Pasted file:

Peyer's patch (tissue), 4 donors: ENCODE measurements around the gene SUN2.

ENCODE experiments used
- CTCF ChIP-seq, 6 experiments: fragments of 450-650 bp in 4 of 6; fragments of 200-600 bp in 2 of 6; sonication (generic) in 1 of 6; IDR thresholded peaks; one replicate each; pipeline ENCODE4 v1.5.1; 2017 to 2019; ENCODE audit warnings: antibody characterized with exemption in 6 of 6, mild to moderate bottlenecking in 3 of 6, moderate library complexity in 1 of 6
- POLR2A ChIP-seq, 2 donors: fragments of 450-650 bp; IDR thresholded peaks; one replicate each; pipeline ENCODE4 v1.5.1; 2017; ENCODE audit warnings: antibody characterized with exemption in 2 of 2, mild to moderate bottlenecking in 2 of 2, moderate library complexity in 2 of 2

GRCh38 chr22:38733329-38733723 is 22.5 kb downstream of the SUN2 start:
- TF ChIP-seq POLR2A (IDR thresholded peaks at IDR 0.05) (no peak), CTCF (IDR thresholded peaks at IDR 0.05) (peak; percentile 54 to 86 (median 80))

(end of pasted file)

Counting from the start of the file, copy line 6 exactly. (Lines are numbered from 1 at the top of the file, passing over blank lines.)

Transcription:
- TF ChIP-seq POLR2A (IDR thresholded peaks at IDR 0.05) (no peak), CTCF (IDR thresholded peaks at IDR 0.05) (peak; percentile 54 to 86 (median 80))